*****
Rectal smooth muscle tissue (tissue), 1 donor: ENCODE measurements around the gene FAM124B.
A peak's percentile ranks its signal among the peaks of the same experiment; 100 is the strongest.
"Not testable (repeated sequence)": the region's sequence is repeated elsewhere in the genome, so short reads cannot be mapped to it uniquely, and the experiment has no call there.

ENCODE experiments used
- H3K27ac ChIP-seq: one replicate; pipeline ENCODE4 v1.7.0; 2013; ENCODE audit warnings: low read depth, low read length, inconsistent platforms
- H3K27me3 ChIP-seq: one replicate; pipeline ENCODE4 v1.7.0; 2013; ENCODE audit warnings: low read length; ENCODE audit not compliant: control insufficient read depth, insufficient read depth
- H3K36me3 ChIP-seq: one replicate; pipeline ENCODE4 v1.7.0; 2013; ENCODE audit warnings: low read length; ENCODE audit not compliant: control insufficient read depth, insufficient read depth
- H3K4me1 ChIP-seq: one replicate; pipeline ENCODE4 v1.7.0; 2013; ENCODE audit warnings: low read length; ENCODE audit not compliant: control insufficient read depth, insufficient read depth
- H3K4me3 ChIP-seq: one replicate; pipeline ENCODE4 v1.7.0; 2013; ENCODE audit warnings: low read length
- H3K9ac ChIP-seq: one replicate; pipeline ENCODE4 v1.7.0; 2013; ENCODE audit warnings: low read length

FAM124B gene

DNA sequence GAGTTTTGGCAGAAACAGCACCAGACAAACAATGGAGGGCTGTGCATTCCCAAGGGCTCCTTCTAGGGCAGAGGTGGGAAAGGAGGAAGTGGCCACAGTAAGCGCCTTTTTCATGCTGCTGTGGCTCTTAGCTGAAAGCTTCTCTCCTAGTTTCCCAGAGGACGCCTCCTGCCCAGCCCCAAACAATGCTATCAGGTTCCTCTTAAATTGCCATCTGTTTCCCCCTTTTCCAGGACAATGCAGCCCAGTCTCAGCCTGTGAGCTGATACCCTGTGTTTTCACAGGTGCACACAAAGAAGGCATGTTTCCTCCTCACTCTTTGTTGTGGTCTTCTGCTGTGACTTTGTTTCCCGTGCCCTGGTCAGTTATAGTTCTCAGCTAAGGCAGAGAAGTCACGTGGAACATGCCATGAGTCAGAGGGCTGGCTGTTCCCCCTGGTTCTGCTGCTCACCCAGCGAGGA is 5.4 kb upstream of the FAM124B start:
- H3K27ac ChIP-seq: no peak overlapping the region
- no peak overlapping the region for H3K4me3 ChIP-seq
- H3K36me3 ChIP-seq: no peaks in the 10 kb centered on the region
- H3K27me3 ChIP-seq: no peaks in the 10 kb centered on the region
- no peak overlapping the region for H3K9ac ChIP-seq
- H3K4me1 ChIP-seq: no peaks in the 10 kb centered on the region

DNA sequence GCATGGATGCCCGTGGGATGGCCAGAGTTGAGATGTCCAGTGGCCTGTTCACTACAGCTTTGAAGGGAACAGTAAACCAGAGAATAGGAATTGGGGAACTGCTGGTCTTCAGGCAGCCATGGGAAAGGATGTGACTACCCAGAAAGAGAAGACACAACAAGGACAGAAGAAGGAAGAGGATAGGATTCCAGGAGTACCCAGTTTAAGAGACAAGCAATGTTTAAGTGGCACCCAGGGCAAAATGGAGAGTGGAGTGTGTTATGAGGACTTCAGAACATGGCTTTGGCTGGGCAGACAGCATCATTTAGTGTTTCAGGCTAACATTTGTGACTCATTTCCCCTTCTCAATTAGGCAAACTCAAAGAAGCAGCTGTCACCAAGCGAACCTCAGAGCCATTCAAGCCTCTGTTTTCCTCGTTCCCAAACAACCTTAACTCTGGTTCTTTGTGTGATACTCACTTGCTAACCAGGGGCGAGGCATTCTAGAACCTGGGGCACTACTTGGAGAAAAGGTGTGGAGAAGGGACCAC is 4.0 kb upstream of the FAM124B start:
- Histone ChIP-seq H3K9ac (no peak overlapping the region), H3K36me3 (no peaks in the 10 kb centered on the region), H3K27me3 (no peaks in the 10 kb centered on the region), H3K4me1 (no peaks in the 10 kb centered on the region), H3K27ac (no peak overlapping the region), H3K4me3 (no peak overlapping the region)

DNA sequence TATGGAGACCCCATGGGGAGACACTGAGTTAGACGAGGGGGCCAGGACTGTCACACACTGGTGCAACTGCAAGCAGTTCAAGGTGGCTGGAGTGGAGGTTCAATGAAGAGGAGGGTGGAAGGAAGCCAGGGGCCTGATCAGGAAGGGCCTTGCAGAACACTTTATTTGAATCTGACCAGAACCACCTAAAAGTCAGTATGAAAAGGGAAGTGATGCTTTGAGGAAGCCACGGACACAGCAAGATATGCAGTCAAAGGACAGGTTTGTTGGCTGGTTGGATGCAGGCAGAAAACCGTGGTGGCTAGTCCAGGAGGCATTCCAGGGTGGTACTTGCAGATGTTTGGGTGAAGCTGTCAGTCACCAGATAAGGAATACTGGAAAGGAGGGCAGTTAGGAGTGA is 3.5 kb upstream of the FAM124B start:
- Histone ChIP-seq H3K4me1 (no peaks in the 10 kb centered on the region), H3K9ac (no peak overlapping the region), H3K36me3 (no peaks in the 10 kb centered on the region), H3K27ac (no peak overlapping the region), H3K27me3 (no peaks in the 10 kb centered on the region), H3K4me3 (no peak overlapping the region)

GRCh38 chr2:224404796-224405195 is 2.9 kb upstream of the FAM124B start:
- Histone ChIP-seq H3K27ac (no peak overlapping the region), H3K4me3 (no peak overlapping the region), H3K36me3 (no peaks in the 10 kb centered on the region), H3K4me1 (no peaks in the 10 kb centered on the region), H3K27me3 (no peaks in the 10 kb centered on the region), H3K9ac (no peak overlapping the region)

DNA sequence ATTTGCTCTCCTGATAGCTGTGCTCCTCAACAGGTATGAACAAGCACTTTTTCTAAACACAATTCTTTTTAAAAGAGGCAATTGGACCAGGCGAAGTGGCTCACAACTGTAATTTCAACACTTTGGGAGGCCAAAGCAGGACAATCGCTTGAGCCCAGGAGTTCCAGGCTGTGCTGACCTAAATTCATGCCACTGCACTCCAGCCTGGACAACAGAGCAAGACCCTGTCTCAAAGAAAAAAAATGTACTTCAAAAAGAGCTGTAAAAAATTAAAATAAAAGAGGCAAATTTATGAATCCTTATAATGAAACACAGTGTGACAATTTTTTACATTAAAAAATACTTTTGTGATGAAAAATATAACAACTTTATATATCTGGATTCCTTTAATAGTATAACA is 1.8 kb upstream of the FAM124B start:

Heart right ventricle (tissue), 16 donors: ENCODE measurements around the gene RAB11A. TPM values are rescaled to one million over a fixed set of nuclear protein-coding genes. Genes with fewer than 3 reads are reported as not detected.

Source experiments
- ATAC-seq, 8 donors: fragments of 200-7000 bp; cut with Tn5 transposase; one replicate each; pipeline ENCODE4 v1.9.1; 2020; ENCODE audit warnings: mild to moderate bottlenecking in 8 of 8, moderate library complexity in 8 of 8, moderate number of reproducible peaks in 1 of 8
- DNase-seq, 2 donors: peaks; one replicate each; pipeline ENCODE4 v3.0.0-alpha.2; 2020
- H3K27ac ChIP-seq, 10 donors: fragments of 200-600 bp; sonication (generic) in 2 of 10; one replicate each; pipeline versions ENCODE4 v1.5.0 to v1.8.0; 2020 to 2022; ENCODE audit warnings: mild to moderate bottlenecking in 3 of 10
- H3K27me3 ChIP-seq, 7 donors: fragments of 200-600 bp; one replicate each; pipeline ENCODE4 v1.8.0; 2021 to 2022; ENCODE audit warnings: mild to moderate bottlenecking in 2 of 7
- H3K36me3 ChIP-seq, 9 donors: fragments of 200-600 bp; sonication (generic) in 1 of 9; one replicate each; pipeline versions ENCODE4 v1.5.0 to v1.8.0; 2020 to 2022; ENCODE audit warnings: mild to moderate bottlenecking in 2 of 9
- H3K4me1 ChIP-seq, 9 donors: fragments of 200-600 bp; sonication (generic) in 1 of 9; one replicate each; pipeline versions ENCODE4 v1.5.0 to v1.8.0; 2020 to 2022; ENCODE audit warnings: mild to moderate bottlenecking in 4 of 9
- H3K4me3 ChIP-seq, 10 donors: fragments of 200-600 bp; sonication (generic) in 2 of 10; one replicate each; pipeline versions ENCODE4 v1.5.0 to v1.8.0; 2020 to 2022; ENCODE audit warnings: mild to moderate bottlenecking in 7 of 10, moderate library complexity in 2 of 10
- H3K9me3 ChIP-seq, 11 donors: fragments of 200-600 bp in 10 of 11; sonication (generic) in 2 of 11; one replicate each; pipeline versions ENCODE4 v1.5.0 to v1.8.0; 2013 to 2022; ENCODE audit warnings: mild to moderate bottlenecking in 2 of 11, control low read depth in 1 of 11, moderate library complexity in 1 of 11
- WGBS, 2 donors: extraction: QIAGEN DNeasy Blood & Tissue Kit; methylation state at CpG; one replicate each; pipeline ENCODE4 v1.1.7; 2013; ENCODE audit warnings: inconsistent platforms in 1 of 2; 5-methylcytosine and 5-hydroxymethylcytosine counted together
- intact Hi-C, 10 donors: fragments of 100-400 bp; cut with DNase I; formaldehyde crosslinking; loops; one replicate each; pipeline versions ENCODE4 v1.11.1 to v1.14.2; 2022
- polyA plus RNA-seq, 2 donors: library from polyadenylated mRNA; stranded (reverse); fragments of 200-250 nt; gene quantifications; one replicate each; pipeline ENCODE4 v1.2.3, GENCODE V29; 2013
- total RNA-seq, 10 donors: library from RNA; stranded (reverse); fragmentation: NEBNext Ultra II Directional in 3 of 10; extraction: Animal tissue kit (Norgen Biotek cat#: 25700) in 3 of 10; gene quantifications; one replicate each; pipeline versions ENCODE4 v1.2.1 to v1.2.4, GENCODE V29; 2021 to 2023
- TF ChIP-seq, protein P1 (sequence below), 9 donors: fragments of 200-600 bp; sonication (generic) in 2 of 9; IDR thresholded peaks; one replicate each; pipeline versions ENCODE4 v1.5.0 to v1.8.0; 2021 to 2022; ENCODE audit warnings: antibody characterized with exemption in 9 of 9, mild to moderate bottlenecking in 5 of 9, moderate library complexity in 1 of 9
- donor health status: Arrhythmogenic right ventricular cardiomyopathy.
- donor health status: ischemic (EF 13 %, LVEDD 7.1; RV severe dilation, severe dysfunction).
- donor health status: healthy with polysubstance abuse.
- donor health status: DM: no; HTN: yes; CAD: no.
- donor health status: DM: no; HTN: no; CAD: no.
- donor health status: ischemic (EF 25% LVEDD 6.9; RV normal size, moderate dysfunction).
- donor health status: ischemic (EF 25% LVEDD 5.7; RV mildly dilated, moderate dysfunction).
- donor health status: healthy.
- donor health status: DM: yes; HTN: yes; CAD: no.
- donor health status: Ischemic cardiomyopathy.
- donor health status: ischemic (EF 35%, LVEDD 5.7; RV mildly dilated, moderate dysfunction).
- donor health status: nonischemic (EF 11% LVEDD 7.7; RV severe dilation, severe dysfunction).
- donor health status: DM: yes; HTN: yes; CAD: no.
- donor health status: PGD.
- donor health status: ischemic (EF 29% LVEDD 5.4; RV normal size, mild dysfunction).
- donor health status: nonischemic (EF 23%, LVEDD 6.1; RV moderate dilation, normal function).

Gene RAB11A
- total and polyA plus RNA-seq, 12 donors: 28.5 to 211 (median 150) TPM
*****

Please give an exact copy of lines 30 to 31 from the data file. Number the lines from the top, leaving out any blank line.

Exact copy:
- H3K27ac ChIP-seq, 10 donors: fragments of 200-600 bp; sonication (generic) in 2 of 10; one replicate each; pipeline versions ENCODE4 v1.5.0 to v1.8.0; 2020 to 2022; ENCODE audit warnings: mild to moderate bottlenecking in 3 of 10
- H3K27me3 ChIP-seq, 7 donors: fragments of 200-600 bp; one replicate each; pipeline ENCODE4 v1.8.0; 2021 to 2022; ENCODE audit warnings: mild to moderate bottlenecking in 2 of 7